I very often see the pretense of something like "writing is not language" which I still don't quite understand. As I understand, writing is a representation of a language, but not the language itself, thus it's not a part of it. But isn't phonology about how the language is represented, but instead of hearing matter, visually? Yes, phonology impacts the way you perceive language. But writing also does this. It's especially evident in Japanese, where words could be indistinguishable orally but are written differently.
And language can exist without being spoken. Sign language is an obvious example. I know there is its own "phonetics", but aren't its phonetics very different from the usual definition of phonetics? Even the one on this website includes "sound" in the definition. If you need to stretch a meaning of a word so far, I'm sure you could call a part of writing "phonetics"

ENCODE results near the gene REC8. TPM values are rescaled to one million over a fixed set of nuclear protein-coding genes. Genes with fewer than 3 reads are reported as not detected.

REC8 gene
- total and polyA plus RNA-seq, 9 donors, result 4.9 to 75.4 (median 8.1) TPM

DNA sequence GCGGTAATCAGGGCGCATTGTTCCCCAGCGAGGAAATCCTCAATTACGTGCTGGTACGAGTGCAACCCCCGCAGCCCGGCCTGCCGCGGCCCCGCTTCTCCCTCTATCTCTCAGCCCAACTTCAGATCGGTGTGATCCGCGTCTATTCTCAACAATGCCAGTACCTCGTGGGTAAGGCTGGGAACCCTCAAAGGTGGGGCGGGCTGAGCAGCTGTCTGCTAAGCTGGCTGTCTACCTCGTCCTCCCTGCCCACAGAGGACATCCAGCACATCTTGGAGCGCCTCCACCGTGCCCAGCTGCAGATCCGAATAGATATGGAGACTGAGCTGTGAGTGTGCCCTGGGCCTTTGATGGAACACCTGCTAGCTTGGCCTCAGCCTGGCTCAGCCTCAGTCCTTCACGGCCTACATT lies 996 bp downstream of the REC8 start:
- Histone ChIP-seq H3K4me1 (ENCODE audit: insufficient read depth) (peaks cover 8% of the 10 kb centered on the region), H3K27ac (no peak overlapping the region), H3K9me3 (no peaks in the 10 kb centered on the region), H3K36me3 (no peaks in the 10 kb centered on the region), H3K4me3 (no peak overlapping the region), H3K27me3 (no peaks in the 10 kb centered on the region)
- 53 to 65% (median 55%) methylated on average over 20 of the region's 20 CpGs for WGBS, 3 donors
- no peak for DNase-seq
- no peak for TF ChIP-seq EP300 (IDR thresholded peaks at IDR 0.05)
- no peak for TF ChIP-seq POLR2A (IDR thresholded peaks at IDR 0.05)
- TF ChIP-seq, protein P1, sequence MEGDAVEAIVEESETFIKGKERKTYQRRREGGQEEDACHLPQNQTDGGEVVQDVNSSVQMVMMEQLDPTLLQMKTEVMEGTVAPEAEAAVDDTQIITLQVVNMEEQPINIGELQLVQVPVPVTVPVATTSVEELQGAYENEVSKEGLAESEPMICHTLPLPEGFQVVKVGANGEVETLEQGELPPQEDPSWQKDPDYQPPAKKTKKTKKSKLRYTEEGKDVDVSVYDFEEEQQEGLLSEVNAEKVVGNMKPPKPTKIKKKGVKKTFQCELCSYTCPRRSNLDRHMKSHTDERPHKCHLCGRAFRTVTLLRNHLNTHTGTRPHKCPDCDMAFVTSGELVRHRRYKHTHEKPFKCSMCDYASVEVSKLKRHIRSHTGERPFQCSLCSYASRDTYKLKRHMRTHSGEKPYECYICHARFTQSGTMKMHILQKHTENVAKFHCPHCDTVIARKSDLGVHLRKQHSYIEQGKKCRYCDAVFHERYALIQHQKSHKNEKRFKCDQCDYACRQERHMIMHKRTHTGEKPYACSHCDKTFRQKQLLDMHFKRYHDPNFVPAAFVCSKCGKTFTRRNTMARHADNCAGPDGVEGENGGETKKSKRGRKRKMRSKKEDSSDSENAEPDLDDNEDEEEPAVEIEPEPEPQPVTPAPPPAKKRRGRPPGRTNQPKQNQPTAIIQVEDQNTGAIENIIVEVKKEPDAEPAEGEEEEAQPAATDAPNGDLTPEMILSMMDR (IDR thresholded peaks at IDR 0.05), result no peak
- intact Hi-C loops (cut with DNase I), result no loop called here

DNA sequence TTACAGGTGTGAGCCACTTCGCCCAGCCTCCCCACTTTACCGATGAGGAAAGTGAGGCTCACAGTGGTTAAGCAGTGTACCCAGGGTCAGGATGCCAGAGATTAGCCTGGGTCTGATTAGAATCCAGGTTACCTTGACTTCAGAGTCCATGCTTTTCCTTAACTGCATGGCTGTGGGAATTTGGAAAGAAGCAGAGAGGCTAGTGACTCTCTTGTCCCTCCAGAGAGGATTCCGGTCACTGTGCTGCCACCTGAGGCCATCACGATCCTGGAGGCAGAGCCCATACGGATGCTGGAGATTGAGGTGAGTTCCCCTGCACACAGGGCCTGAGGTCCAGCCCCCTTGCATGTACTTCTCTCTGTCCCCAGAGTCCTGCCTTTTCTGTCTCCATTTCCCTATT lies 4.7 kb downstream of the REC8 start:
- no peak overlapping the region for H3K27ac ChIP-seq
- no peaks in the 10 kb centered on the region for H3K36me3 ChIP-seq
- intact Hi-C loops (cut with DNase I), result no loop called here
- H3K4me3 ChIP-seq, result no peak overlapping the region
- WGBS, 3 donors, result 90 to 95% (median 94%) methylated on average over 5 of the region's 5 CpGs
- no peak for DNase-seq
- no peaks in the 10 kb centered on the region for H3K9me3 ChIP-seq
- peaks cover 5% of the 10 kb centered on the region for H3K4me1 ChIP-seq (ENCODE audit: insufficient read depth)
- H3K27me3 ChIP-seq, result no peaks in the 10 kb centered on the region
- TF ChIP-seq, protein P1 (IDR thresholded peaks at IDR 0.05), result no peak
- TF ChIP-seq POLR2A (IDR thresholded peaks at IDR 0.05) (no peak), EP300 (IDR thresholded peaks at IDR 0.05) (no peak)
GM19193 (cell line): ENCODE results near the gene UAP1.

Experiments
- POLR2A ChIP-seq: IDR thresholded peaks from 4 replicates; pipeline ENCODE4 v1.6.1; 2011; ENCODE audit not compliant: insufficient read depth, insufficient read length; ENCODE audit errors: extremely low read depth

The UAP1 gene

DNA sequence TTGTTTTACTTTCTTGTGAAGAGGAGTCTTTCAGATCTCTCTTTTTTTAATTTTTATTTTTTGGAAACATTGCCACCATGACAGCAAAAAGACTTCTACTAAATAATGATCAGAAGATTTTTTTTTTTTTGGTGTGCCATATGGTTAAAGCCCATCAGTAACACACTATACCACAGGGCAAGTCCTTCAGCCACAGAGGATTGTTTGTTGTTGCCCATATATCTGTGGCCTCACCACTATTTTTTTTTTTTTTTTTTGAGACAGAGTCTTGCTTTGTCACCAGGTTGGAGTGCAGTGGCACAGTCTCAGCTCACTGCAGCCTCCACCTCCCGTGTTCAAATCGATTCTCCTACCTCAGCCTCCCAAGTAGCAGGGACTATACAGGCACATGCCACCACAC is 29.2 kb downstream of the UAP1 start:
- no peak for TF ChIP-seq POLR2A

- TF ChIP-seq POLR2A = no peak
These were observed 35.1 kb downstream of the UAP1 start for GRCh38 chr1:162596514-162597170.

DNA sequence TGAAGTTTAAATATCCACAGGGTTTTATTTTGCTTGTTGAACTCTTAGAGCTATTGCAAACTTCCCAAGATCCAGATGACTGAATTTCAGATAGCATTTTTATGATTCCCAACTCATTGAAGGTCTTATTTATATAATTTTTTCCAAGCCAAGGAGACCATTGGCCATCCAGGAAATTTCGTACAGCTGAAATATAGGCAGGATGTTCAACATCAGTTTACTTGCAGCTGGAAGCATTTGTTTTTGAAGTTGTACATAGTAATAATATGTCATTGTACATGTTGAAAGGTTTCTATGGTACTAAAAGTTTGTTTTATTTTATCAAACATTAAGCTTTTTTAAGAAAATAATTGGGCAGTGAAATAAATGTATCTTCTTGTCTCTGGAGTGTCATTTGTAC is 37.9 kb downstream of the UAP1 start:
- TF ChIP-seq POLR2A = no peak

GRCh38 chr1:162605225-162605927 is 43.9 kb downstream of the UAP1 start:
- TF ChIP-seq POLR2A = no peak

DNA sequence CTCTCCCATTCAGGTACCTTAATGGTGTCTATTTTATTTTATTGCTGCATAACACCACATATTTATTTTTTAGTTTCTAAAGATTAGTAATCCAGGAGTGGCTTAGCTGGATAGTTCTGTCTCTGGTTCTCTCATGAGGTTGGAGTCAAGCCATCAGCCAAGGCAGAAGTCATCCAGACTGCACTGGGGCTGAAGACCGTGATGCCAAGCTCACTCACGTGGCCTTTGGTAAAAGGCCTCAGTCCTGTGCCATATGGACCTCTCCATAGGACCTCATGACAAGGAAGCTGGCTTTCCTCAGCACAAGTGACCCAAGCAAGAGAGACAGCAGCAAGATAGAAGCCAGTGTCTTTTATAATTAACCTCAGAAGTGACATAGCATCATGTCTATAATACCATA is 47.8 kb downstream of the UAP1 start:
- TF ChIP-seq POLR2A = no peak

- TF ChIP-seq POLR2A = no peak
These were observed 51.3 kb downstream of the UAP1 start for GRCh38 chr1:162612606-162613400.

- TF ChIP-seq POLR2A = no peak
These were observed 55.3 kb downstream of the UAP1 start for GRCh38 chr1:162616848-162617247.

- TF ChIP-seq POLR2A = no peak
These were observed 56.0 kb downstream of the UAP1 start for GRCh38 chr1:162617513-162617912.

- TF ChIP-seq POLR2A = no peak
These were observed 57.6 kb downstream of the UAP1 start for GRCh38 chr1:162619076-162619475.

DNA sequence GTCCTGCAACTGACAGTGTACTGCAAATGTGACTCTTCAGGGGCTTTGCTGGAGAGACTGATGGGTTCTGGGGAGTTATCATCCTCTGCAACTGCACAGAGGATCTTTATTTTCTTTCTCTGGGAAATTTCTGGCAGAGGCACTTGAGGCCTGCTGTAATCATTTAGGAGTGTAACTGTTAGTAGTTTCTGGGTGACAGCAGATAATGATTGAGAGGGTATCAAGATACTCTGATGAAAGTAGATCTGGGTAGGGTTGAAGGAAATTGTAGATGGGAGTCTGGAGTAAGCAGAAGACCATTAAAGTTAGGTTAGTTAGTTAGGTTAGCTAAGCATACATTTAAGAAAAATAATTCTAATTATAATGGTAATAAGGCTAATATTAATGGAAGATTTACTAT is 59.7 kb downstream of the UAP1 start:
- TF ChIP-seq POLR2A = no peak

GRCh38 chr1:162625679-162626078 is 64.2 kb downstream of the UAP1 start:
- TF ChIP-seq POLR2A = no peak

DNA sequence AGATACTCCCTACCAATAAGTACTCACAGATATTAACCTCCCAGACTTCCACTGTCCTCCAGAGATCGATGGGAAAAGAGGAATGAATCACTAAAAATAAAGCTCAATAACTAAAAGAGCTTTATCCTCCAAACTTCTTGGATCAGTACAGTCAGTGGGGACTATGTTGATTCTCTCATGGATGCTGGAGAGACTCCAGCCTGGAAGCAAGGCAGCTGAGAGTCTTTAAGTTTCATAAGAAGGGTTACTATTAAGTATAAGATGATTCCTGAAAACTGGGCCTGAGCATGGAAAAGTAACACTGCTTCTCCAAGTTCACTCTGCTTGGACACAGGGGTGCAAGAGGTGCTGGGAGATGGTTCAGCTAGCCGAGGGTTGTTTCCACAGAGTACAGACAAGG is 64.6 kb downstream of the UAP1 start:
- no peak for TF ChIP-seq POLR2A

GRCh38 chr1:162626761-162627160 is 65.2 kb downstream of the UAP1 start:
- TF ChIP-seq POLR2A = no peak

Sorry if it's a dumb question and everything above is dumb, I'm really not well-educated in Linguistics and just trying to figure it out. If there's some literature that would help me to understand this topic I would love to check it out.